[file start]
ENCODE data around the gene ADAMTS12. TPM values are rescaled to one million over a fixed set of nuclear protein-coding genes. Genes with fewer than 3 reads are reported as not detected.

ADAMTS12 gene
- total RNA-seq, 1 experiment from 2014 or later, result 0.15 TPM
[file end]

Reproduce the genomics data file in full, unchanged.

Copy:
ENCODE data around the gene ADAMTS12. TPM values are rescaled to one million over a fixed set of nuclear protein-coding genes. Genes with fewer than 3 reads are reported as not detected.

ADAMTS12 gene
- total RNA-seq, 1 experiment from 2014 or later, result 0.15 TPM